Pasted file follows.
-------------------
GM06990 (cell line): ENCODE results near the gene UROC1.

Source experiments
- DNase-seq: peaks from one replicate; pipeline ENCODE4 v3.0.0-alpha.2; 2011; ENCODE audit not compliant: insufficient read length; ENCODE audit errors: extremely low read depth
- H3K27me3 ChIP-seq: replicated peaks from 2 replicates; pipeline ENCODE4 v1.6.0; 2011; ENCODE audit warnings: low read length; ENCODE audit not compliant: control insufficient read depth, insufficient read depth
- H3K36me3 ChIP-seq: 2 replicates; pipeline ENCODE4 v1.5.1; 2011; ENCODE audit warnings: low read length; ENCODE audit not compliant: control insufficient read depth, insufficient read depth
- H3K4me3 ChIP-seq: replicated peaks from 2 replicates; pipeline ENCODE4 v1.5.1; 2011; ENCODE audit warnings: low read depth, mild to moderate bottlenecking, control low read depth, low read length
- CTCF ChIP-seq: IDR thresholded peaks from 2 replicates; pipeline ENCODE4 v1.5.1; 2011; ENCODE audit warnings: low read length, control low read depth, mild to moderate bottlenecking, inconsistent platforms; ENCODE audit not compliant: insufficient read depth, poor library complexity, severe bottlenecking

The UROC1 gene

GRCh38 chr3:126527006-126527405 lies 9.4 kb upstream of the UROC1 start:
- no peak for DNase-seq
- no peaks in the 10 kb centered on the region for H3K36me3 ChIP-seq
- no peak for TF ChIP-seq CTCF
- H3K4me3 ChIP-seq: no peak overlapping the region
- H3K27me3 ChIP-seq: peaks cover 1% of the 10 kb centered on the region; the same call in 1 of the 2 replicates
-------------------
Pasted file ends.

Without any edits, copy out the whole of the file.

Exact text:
GM06990 (cell line): ENCODE results near the gene UROC1.

Source experiments
- DNase-seq: peaks from one replicate; pipeline ENCODE4 v3.0.0-alpha.2; 2011; ENCODE audit not compliant: insufficient read length; ENCODE audit errors: extremely low read depth
- H3K27me3 ChIP-seq: replicated peaks from 2 replicates; pipeline ENCODE4 v1.6.0; 2011; ENCODE audit warnings: low read length; ENCODE audit not compliant: control insufficient read depth, insufficient read depth
- H3K36me3 ChIP-seq: 2 replicates; pipeline ENCODE4 v1.5.1; 2011; ENCODE audit warnings: low read length; ENCODE audit not compliant: control insufficient read depth, insufficient read depth
- H3K4me3 ChIP-seq: replicated peaks from 2 replicates; pipeline ENCODE4 v1.5.1; 2011; ENCODE audit warnings: low read depth, mild to moderate bottlenecking, control low read depth, low read length
- CTCF ChIP-seq: IDR thresholded peaks from 2 replicates; pipeline ENCODE4 v1.5.1; 2011; ENCODE audit warnings: low read length, control low read depth, mild to moderate bottlenecking, inconsistent platforms; ENCODE audit not compliant: insufficient read depth, poor library complexity, severe bottlenecking

The UROC1 gene

GRCh38 chr3:126527006-126527405 lies 9.4 kb upstream of the UROC1 start:
- no peak for DNase-seq
- no peaks in the 10 kb centered on the region for H3K36me3 ChIP-seq
- no peak for TF ChIP-seq CTCF
- H3K4me3 ChIP-seq: no peak overlapping the region
- H3K27me3 ChIP-seq: peaks cover 1% of the 10 kb centered on the region; the same call in 1 of the 2 replicates